A new California bill aims to reduce the pharmaceutical industry’s influence in medical decision-making by restricting payments and gifts from drug companies to doctors and other medical providers.
State Sen. Mike McGuire (D-Healdsburg), who authored the bill, said that when drugmakers woo physicians with meals and other enticements they generate brand loyalty, which can raise health care costs and even compromise patient safety.
McGuire’s bill would limit drug company payments to health care providers — including cash and gifts of food, travel or entertainment — mostly to educational and scientific purposes, such as seminars.
“Financial incentives change minds,” said McGuire, who cited a news media report showing that doctors who accepted money or meals from the pharmaceutical industry were two to three times more likely to prescribe high-priced brand-name drugs than those who did not accept such benefits.
Brand-name drugs tend to be pricier than generic drugs, even though research shows they are not necessarily more effective.
The proposed measure would allow pharmaceutical companies to continue paying health care professionals for their work on clinical trials and other scientific research. And the industry could continue to sponsor educational events, as long as they were not for the purpose of promoting specific products.
Doctors would still be allowed to accept free drug samples and take up to $250-a-year’s worth of food paid for by companies. But drugmakers could be slapped with a $10,000 state fine if they give direct payments to doctors to promote their products.
Doctors can receive hundreds of thousands of dollars from drug companies, according to a ProPublica investigation. One New Hampshire nephrologist received more than a half-million dollars in speaking and consulting fees, and a Brooklyn-based psychiatrist prescribed much higher rates of brand-name drugs while receiving $53,400 from drug companies, according to ProPublica.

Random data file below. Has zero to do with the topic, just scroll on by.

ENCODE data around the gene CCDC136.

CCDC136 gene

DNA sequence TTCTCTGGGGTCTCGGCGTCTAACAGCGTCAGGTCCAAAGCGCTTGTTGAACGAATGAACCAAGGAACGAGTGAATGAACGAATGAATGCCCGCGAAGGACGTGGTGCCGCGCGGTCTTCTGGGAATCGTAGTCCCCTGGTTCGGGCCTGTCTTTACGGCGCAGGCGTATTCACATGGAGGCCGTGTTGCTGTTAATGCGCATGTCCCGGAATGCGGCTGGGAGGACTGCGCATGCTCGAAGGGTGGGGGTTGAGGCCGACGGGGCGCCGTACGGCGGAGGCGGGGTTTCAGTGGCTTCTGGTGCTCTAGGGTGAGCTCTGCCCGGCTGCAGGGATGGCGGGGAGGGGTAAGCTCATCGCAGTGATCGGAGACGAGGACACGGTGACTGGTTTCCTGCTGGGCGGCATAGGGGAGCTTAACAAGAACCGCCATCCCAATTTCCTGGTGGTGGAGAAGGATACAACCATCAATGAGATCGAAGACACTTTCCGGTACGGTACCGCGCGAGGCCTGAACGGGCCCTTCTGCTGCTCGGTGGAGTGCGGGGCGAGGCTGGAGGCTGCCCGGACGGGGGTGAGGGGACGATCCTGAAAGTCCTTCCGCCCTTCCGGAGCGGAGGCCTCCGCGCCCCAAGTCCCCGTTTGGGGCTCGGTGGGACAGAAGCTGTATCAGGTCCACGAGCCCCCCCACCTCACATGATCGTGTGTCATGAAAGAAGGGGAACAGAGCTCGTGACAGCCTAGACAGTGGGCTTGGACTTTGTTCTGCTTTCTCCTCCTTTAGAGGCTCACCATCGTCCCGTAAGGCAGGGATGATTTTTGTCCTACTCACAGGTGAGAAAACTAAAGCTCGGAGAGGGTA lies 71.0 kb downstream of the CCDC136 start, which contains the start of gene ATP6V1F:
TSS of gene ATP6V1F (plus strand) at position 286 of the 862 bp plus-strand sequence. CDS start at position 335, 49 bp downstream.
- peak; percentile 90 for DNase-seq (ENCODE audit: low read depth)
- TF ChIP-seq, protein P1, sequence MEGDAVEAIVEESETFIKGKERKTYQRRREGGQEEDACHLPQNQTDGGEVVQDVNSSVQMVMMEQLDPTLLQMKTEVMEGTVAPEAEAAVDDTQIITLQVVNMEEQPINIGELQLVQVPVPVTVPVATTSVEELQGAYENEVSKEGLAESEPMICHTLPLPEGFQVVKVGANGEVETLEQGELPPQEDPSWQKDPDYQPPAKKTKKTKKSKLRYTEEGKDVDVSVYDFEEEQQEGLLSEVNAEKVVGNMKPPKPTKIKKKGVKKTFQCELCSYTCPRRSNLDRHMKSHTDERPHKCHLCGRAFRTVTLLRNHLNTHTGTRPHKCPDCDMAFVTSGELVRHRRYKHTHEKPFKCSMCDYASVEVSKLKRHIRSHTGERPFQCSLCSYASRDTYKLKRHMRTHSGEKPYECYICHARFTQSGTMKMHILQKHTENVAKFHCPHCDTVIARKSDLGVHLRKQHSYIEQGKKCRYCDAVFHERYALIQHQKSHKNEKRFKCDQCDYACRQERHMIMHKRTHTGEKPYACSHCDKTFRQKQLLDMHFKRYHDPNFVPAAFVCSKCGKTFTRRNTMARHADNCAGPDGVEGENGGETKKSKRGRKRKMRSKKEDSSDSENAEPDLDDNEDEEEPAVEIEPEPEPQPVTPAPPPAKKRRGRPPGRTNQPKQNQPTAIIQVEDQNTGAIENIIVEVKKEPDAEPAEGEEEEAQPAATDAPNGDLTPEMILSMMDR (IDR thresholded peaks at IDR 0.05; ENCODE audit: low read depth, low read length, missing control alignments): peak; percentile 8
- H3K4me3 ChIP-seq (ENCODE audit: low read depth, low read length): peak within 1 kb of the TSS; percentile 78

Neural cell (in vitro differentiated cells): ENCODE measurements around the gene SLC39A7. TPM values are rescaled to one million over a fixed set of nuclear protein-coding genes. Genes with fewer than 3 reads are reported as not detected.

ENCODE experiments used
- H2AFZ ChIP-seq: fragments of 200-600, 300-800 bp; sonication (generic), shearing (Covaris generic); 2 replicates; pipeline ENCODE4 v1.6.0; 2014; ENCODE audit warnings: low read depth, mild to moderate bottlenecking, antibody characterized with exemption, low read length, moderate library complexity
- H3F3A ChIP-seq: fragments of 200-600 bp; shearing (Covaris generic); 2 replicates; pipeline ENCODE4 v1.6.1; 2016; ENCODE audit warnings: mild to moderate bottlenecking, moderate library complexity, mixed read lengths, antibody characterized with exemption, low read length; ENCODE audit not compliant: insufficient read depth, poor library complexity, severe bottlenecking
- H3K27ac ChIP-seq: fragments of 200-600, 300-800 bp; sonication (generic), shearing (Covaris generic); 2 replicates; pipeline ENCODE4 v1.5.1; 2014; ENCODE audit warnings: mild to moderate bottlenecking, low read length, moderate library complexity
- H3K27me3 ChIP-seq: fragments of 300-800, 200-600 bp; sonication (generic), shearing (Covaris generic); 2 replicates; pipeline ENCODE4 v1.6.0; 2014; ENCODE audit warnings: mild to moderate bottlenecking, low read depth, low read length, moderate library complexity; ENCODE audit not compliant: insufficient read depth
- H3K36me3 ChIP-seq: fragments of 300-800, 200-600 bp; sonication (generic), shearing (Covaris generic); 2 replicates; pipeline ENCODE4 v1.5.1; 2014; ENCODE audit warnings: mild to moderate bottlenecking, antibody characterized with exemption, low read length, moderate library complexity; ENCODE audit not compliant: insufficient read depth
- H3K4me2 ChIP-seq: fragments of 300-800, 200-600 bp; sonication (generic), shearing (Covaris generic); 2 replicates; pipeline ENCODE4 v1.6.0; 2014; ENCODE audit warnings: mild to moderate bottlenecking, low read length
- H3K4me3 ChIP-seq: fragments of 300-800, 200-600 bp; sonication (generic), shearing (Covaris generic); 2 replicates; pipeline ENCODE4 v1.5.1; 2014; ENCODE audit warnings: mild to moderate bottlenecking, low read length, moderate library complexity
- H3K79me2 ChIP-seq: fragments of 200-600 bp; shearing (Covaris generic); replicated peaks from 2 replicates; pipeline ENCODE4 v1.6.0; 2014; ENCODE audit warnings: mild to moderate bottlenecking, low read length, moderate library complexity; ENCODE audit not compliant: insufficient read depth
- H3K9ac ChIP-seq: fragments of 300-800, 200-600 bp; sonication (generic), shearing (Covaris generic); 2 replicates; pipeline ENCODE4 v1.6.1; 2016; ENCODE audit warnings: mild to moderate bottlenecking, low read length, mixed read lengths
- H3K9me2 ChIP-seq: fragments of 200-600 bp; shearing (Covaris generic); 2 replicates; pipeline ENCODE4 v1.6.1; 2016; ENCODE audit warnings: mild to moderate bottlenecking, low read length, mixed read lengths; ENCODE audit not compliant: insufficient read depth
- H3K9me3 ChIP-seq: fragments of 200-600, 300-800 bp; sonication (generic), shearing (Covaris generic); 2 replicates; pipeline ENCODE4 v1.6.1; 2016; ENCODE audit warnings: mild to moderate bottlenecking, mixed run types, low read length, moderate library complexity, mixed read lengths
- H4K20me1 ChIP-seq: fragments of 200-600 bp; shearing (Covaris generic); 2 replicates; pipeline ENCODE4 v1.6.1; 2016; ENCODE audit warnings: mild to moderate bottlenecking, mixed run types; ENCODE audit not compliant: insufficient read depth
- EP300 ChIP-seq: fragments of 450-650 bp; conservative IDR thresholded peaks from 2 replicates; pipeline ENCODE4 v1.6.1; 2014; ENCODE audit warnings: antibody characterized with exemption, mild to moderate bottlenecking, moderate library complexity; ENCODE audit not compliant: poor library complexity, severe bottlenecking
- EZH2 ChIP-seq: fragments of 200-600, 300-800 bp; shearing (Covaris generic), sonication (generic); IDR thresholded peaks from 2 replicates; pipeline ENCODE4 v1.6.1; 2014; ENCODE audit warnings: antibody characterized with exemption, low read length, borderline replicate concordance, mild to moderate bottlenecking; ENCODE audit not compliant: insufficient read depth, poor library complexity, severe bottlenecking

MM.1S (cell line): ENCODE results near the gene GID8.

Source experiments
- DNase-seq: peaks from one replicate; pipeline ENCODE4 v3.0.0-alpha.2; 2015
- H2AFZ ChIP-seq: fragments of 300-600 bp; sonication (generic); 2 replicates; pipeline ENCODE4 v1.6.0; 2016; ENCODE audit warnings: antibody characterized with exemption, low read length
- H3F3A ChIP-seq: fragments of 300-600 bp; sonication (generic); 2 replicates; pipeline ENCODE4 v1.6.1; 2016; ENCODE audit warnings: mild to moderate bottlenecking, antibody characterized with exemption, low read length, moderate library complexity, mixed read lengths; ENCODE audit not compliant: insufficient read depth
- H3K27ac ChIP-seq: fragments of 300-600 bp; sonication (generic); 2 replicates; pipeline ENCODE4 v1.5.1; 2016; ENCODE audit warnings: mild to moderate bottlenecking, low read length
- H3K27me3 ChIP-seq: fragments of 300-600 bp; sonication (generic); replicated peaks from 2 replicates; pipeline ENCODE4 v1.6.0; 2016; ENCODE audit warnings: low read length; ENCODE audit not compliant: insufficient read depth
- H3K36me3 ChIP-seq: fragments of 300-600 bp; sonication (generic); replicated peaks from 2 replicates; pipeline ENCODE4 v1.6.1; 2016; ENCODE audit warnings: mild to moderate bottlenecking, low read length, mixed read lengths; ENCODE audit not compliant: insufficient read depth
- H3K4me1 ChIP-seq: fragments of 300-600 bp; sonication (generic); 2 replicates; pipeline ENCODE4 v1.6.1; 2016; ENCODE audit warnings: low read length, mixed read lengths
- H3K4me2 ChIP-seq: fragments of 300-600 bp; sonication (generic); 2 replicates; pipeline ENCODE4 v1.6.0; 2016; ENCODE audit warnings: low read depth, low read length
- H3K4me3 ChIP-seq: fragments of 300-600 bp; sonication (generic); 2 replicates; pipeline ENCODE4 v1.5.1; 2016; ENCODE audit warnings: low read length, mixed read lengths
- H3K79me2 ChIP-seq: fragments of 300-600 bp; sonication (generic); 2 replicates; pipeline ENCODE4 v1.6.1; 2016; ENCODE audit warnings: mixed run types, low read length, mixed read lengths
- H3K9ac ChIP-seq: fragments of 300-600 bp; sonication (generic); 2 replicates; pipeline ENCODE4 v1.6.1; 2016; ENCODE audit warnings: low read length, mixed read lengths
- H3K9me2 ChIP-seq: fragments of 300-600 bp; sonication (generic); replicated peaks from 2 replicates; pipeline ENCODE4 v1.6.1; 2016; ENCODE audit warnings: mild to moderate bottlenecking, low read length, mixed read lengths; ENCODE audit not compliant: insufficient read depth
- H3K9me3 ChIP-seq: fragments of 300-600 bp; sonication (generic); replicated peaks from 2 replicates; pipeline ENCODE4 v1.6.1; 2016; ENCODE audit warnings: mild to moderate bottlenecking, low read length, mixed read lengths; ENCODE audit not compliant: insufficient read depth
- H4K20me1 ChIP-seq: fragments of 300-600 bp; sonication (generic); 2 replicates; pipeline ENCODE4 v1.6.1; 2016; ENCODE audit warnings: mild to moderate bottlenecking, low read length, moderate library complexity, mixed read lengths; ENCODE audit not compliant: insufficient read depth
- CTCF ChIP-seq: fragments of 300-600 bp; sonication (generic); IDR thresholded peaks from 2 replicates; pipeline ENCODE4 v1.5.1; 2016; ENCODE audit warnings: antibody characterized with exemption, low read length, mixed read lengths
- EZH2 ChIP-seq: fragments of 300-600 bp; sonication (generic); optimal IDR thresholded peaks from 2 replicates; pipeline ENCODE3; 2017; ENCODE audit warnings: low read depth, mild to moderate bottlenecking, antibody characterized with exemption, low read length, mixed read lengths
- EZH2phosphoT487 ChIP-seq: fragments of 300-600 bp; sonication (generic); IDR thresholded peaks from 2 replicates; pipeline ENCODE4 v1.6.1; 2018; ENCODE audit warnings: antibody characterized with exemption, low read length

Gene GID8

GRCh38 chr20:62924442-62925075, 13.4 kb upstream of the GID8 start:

The Pharmaceutical Research and Manufacturers of America (PhRMA), the drug industry’s primary trade association, opposes McGuire’s measure, arguing that the legislation could compromise communication with companies that helps doctors stay up to date on medication safety and effectiveness.
Information provided by drugmakers “may inform a physician’s prescribing decisions as they weigh the best options for their patients,” said Holly Campbell, a PhRMA senior director for public affairs, in an emailed statement. “Collaboration between biopharmaceutical companies and physicians not only helps advance patient care, but is essential in the development of new treatments and diagnostics.”
Advocacy groups, including Consumers Union and Health Access, support the bill, saying it could lower drug costs by reducing incentives for doctors to prescribe higher-cost brand-name drugs when cheaper generic drugs are available.
A 2016 survey of more than 107,000 health care consumers showed that about $73 billion from 2010 to 2012 was spent unnecessarily on brand-name drugs in cases where generic medications were available.
The advocates also say cutting pharmaceutical industry ties with doctors will make patients safer because providers will be more likely to prescribe based on medical evidence.
A new study published in JAMA found that doctors at academic medical centers that have restricted financial ties to the pharmaceutical industry prescribed fewer medications promoted by drug companies.
Several states and the District of Columbia already restrict pharmaceutical gifts to health care providers, according to Sen. McGuire and medical education researchers.
California health care providers received more money from pharmaceutical companies in 2014-15 — about $1.4 billion — than their counterparts in any other state, according to ProPublica. But some health providers in California already ban company payments and gifts to their staff.
Kaiser Permanente, which covers more than 8 million Californians, does not allow employees involved in drug-buying decisions to accept gifts from the industry, and some physicians are restricted from accepting anything of value from the industry. (Kaiser Health News, which produces California Healthline, is not affiliated with Kaiser Permanente.)
The hospitals and clinics of the University of California-San Francisco does not allow faculty, staff or students to receive gifts from the industry.
“UCSF wishes to minimize such conflicts and to ensure to the best of its ability that all decisions regarding clinical care, research activities and educational content are unbiased and independent of outside influence,” according to its written policy.
The bill will next be heard in the Senate Appropriations Committee on Monday.